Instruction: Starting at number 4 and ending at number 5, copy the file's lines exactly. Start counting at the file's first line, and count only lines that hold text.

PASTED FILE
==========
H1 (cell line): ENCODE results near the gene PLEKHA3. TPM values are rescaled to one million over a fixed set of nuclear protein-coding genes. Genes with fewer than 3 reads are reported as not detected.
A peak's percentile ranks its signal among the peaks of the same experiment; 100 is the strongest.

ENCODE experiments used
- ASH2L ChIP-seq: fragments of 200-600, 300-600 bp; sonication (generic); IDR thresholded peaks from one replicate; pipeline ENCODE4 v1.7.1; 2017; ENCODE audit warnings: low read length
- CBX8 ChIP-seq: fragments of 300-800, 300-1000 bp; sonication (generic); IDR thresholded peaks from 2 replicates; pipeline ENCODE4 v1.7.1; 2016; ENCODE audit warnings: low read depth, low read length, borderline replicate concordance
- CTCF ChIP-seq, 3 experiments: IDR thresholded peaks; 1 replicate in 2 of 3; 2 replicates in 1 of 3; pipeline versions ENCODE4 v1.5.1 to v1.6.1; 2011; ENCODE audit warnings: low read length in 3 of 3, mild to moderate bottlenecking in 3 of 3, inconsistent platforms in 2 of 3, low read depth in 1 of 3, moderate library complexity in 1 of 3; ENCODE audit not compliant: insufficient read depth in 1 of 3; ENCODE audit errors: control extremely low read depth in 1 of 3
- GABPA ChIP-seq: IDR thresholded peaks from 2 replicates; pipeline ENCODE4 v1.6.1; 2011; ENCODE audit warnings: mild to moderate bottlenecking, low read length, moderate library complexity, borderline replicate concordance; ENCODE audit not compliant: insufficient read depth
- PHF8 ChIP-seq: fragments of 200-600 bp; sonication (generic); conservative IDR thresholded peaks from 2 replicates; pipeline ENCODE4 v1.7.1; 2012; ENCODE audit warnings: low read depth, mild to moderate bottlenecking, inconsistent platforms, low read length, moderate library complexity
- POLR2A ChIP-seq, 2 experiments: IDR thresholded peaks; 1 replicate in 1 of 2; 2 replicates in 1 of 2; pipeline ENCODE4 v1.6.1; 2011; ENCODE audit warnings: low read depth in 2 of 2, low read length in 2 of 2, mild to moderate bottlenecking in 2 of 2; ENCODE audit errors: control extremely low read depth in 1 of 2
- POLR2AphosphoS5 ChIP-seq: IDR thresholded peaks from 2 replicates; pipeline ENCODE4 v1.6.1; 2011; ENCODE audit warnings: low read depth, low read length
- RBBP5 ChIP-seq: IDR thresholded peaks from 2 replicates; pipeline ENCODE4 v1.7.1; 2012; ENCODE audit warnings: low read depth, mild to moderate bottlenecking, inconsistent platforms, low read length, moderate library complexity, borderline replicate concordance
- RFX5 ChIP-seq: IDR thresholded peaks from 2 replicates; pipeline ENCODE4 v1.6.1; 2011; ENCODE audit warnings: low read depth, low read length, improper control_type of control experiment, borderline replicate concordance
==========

- ASH2L ChIP-seq: fragments of 200-600, 300-600 bp; sonication (generic); IDR thresholded peaks from one replicate; pipeline ENCODE4 v1.7.1; 2017; ENCODE audit warnings: low read length
- CBX8 ChIP-seq: fragments of 300-800, 300-1000 bp; sonication (generic); IDR thresholded peaks from 2 replicates; pipeline ENCODE4 v1.7.1; 2016; ENCODE audit warnings: low read depth, low read length, borderline replicate concordance